I just did a quick test: 200mm @ 1 second exposure, took several shots with and without SteadyShot. There is absolutely no difference on my A7III.

 

Edited by keepcoding

Share this post


Link to post
Share on other sites
6 hours ago, tinplater said:

I did just that with my 100-400 when I got my a7iii and no question it performed better with stabilization off on tripod.  I believe the rigidity of the support causes the IBIS to "fight" itself resulting in minute camera shake/movement.  It is nice that the on off switch is on the lens itself.

The 100-400mm has OSS, maybe that's the reason why it doesn't perform so well in your tests on the tripod.

Edited by keepcoding

Share this post


Link to post
Share on other sites
1 hour ago, keepcoding said:

I just did a quick test: 200mm @ 1 second exposure, took several shots with and without SteadyShot. There is absolutely no difference on my A7III.

 

Hysteresis.

That you did not observe it does not mean it does not exist. It is also entirely possible that the IBIS in the A7III is able to detect when the camera is on a Tripod and reduce the sensitively of the IBIS algorithms. 

The only way to be certain is to turn IBIS off.

Share this post


Link to post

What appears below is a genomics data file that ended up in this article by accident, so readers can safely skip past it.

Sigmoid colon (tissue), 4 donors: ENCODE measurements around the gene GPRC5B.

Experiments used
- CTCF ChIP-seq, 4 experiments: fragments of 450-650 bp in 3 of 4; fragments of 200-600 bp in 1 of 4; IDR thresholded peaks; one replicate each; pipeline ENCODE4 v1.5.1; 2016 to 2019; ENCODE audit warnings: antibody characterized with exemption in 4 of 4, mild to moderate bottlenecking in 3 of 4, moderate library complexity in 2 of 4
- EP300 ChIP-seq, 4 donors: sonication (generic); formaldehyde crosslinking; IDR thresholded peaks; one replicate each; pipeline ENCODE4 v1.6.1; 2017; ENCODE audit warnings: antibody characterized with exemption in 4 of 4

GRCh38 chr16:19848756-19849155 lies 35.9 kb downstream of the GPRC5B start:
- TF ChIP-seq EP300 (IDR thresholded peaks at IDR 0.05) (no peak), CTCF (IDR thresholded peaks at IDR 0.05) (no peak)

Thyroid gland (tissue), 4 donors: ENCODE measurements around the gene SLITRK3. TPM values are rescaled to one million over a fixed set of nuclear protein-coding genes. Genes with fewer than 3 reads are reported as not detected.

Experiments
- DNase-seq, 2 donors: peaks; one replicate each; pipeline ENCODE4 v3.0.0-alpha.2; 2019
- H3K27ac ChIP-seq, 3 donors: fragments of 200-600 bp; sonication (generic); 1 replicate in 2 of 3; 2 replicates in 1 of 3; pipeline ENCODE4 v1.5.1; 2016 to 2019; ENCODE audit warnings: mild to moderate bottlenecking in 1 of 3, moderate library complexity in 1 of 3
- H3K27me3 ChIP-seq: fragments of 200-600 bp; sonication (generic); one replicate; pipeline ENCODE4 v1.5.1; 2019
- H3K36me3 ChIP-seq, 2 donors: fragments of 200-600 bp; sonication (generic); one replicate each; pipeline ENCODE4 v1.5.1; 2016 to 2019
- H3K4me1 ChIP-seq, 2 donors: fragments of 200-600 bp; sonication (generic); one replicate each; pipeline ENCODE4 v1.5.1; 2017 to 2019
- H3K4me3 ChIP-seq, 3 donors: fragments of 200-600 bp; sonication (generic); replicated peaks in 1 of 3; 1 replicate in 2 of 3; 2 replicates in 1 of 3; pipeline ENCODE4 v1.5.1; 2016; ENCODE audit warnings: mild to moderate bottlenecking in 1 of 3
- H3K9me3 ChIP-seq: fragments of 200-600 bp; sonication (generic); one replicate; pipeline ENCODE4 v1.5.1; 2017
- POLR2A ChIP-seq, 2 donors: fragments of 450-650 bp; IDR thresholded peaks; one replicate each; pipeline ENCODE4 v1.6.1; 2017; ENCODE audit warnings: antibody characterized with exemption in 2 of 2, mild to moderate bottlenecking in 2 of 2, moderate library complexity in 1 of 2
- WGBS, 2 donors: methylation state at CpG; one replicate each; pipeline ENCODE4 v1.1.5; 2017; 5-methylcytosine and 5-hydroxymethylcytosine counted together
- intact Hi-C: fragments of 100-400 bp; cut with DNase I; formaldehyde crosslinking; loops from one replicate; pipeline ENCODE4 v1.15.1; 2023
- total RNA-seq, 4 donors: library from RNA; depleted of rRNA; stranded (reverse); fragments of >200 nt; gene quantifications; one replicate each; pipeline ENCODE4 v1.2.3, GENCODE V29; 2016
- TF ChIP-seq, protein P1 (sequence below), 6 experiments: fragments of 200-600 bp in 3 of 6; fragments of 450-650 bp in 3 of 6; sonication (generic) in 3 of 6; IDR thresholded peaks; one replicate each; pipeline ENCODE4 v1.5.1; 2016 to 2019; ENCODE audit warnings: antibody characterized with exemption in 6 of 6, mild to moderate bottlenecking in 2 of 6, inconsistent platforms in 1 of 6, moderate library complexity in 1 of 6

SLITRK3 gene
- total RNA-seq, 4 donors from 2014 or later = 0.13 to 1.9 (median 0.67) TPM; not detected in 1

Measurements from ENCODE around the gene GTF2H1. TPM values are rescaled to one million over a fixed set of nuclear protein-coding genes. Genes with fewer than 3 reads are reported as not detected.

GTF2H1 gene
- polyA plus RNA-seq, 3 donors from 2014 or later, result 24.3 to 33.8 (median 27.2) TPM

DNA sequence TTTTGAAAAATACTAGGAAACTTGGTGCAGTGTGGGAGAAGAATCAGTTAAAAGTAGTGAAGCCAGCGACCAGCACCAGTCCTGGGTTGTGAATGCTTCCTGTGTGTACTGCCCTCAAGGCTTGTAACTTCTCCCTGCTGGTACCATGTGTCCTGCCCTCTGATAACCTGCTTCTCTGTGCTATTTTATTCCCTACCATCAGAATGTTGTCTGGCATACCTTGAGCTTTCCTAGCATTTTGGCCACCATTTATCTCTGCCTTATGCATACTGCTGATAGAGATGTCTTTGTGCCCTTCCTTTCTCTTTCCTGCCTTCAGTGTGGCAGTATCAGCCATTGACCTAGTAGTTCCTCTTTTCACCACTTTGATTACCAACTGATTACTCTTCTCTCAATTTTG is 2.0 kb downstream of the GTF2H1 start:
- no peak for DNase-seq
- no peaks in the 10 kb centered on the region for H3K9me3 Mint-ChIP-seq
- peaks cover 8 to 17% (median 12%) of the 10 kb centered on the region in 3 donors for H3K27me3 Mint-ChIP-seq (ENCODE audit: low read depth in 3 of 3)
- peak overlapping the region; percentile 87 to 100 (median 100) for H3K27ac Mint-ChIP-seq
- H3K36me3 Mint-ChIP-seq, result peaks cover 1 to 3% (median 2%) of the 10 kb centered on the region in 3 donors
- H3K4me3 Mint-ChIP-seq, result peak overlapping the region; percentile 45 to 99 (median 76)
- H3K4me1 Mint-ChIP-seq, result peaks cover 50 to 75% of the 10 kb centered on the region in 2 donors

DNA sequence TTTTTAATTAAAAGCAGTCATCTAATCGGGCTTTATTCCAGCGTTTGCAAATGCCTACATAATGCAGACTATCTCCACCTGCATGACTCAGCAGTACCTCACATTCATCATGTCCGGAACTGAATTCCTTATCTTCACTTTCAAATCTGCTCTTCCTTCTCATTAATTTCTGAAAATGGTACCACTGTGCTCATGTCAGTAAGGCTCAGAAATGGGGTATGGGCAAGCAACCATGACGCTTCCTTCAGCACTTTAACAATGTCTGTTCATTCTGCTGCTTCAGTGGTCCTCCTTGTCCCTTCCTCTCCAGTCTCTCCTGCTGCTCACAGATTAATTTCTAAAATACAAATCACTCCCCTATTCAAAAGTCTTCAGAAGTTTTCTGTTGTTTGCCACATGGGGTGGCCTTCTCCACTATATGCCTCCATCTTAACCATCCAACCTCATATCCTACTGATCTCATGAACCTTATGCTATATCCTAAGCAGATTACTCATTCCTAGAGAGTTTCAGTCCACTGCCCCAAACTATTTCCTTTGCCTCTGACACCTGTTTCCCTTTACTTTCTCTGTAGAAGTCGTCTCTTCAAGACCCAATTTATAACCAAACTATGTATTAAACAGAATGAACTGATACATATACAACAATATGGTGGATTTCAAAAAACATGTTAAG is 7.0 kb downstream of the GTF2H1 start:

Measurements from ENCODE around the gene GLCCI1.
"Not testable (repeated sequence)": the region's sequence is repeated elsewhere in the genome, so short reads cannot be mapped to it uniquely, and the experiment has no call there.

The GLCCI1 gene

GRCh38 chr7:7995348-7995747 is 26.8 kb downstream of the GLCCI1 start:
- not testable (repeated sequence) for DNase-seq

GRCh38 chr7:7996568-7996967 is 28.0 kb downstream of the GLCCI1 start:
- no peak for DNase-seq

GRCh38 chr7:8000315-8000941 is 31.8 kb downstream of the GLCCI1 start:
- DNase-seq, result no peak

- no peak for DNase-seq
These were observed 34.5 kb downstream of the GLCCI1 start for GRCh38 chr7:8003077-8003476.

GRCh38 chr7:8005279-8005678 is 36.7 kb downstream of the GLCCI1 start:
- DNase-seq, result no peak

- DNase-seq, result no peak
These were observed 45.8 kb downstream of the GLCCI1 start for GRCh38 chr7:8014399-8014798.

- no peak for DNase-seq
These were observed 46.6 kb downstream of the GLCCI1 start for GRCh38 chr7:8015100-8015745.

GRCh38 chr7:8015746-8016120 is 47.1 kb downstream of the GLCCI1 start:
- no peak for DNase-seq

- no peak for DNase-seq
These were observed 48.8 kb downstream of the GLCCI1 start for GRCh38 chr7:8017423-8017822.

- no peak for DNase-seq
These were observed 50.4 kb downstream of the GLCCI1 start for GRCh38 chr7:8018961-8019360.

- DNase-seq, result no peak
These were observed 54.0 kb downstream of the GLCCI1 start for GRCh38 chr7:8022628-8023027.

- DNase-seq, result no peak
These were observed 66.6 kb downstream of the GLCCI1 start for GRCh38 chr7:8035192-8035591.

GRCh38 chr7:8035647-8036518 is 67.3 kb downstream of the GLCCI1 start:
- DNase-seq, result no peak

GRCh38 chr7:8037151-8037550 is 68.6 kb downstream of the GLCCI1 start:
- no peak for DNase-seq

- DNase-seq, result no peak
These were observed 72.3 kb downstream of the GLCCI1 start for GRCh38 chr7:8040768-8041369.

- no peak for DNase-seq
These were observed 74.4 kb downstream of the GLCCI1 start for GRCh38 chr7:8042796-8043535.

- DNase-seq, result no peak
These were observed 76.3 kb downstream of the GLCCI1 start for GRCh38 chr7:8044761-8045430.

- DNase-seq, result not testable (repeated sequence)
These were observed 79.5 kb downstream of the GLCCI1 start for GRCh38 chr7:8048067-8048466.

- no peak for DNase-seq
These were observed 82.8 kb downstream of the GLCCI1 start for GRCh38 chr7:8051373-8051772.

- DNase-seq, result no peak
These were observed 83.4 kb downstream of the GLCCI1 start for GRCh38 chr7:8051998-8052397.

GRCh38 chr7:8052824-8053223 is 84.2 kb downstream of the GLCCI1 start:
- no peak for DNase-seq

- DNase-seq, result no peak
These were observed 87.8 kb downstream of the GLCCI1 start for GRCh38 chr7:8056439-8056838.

Share on other sites
13 hours ago, keepcoding said:

I just did a quick test: 200mm @ 1 second exposure, took several shots with and without SteadyShot. There is absolutely no difference on my A7III.

 

 just watch this. But if you are convinced you can leave ibis on, that's fine too.  Or redo your test at 25 secs.

Edited by Lescatalpas

Share this post


Link to post
Share on other sites
23 hours ago, Lescatalpas said:

just watch this. But if you are convinced you can leave ibis on, that's fine too.  Or redo your test at 25 secs.

Again, the guy in the video is looking at in-lens stabilization of old (!) lenses. No doubt those will cause issues on a tripod.
What I suggested is that modern IBIS systems should be able to handle a steady base.

I did another test, this time 20 seconds at 200mm, with and without SteadyShot. And again I don't see any difference (see 100% crops below). I'm confident that I can leave SteadyShot on at all times.

steadyshot_on_vs_off.jpg

Edited by keepcoding

Share this post


Link to post
Share on other sites
6 hours ago, keepcoding said:

Again, the guy in the video is looking at in-lens stabilization of old (!) lenses. No doubt those will cause issues on a tripod.
What I suggested is that modern IBIS systems should be able to handle a steady base.

I did another test, this time 20 seconds at 200mm, with and without SteadyShot. And again I don't see any difference (see 100% crops below). I'm confident that I can leave SteadyShot on at all times.

steadyshot_on_vs_off.jpg

I understand what you're saying. The times that I have accidentally left it on have not done anything noticeable. BUT, it takes me about 2 seconds to turn it off so why not just to be safe? Unless it's really windy or something and there could be tripod movement. Like I said, not worth arguing over since it takes such little time and effort to turn it off.

Share this post


Link to post
Share on other sites

Create an account or sign in to comment

You need to be a member in order to leave a comment

Create an account

Sign up for a new account in our community. It's easy!

Register a new account

Sign in

Already have an account? Sign in here.

Sign In Now

×